Literature

Lower achieved SBP and DBP associated with more CV events

18-4-2017 • Böhm M, et al, Lancet 2017


Achieved blood pressure and cardiovascular outcomes in high-risk patients: results from ONTARGET and TRANSCEND trials


Böhm M, Schumacher H, Teo KK, et al.
Lancet. 2017; published online ahead of print
 

Background

Guidelines recommend a target blood pressure (BP) <140/90 mmHg for the reduction of cardiovascular (CV) events, although the CV risk is also higher at low systolic blood pressure (SBP), resulting in a J-curve [1-4]. The risk reduction associated with high baseline SBP and low achieved SBP might be different for individual endpoints. In the ONTARGET and the TRANSCEND trials, in which 31 546 patients at high CV risk received ramipril, telmisartan or their combination, there were no differences in CV disease outcomes after 56 months of follow-up [5,6].
 
In this secondary analysis of the ONTARGET and TRANSCEND trials, the associations between mean BP achieved on treatment, pre-randomisation baseline BP or time-updated BP (last on treatment value before an event) and the composite outcome of CV death, myocardial infarction (MI), stroke and hospital admission for heart failure (HF), as well as all-cause death were evaluated. Given that there were no differences in outcomes between ONTARGET and TRANSCEND randomized groups, they were combined for this analysis.
 

Main results

  • The lowest risk for the combined primary outcome as well as CV death, hospital admission for HF and all-cause death, was seen at a baseline SBP of 120-140 mmHg. Those with SBP >140 mmHg or SBP <120 mmHg had higher event rates for stroke and MI.
  • The risk was highest at a baseline DBP <70 mmHg for all outcomes except stroke.
  • Patients with a baseline SBP of 140–160 mmHg and ≥160 mmHg had significantly higher event rates for all outcomes except MI, for which the risk was only increased at SBP ≥160 mmHg.
  • DBP ≥90 mmHg at baseline was associated with a lower risk for the composite outcome, MI, and hospital admission for HF compared with all lower DBP values.
  • DBP <70 mmHg at baseline was associated with higher rates of all outcomes except stroke.
  • For the mean achieved SBP values during treatment, the lowest level of risk occurred at SBP of 120–140 mmHg for all outcomes except MI.
  • For the combined primary outcome, CV death, hospital admission for HF and all-cause death, there was an increased risk at an SBP <120 mmHg during treatment.
  • For the primary outcome, all its components, and all-cause death, an increased risk was observed at SBPs of 140–160 mmHg and >160 mmHg.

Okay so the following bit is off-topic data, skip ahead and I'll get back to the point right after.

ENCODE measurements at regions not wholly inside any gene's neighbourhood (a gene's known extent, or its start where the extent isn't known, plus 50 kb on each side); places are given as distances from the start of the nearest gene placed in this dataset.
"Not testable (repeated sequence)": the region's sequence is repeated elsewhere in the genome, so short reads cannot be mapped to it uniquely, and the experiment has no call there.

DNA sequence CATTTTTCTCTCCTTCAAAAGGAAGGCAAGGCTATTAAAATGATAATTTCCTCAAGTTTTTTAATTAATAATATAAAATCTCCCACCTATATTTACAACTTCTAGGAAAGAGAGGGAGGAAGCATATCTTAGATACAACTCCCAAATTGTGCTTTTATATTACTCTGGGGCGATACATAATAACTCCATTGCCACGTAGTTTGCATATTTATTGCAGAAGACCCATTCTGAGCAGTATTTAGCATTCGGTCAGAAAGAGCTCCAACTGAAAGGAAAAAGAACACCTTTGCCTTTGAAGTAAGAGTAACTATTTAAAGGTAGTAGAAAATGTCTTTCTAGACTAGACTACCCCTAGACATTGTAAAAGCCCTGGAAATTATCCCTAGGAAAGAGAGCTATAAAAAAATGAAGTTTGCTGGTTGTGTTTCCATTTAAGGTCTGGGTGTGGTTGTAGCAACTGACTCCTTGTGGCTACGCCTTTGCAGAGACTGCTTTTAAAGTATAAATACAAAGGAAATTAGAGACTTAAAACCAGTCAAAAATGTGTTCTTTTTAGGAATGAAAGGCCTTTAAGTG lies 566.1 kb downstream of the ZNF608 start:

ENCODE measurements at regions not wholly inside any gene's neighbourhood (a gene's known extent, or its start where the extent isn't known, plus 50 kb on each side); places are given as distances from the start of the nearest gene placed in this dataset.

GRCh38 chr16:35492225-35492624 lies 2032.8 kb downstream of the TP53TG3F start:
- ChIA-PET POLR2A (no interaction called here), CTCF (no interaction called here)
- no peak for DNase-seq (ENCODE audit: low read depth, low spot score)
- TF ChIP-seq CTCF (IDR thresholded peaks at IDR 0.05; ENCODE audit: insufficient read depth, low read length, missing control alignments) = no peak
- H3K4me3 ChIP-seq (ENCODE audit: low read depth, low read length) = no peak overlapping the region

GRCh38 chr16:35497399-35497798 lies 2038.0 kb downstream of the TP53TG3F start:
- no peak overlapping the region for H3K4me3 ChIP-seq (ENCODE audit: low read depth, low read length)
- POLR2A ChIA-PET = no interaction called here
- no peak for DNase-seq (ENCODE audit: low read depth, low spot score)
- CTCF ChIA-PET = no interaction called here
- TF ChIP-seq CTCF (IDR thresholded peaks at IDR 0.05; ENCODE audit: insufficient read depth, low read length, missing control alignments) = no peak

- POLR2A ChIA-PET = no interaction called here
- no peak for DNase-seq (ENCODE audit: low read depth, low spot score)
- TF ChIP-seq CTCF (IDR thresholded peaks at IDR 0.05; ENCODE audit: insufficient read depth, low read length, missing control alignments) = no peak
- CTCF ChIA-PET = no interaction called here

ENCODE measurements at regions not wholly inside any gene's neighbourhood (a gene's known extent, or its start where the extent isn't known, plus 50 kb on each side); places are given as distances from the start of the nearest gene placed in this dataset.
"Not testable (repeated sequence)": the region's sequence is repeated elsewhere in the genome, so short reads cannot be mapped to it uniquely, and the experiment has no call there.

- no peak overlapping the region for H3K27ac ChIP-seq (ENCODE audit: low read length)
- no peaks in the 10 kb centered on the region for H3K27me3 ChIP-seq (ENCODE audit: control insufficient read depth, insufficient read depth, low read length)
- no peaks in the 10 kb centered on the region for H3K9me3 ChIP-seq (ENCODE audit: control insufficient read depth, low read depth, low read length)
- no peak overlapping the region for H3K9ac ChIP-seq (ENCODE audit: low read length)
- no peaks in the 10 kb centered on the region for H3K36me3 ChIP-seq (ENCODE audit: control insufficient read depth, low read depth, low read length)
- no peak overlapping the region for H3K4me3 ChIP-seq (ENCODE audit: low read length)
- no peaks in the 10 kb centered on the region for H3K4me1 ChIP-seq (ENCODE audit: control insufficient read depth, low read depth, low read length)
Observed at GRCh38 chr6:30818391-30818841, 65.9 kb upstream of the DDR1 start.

• Similar patterns were observed with DBP.
  • Analysis taking SBP as a continuous variable and using cubic spline regression revealed that the relationship between endpoints and baseline SBP (and achieved SBP) were non-linear. The risk for the primary outcome increased from a mean achieved SBP of 140 mmHg to lower SBP values. Similar results were observed for the other outcomes except for MI and stroke.
  • Regarding HRs for outcomes in different baseline SBP groups according to range of SBP changes on treatment, in which no change was reference (HR=1), the risk for the primary outcome increased with SBP reduction, when baseline SBP was <120 mmHg. Furthermore, for participants with a baseline SBP of 140-160 mmHg, reduction of SBP up to 30 mmHg was associated with reduced risk for the primary outcome, which was 50 mmHg reduction when baseline SBP was ≥160 mmHg.
 

Conclusion

In high-risk CV patients, lowering SBP to less than 130 mmHg or DBP to less than 75 mmHg, is associated with increased rates for CV death, MI and HF, but not stroke. These findings suggest that in some patients at low SBP on treatment, blood pressure medication might have to be reduced to avoid adverse outcomes, since treat to target does not mean treat under target.
 
Find this article online at  The Lancet
 

References  

1. Mancia G, Fagard R, Narkiewicz K, et al. 2013 ESH/ESC Guidelines for the management of arterial
hypertension: the Task Force for the management of arterial hypertension of the European Society of
Hypertension (ESH) and of the European Society of Cardiology (ESC). Eur Heart J 2013; 34: 2159–219.
2. Rydén L, Grant PJ, Anker SD, et al. ESC Guidelines on diabetes, pre-diabetes, and cardiovascular
diseases developed in collaboration with the EASD: the Task Force on diabetes, pre-diabetes, and
cardiovascular diseases of the European Society of Cardiology (ESC) and developed in collaboration
with the European Association for the Study of Diabetes (EASD). Eur Heart J 2013; 34: 3035–87.
3. James PA, Oparil S, Carter BL, et al. 2014 evidence-based guideline for the management of high
blood pressure in adults: report from the panel members appointed to the Eighth Joint National
Committee (JNC 8). JAMA 2014; 311: 507–20.
4. Mancia G, Grassi G. Aggressive blood pressure lowering is dangerous: the J-curve: pro side of the arguement. Hypertension 2014; 63: 29–36.
5. Yusuf S, Teo KK, Pogue J, et al. Telmisartan, ramipril, or both in patients at high risk for vascular events. N Engl J Med 2008; 358: 1547–59.
6. Yusuf S, Teo K, Anderson C, et al. Effects of the angiotensin-receptor blocker telmisartan on cardiovascular events in high-risk patients intolerant to angiotensin-converting enzyme inhibitors: a randomised controlled trial. Lancet 2008; 372: 1174–83.
 


blood pressurehypertensionhypotensionONTARGETTRANSCEND

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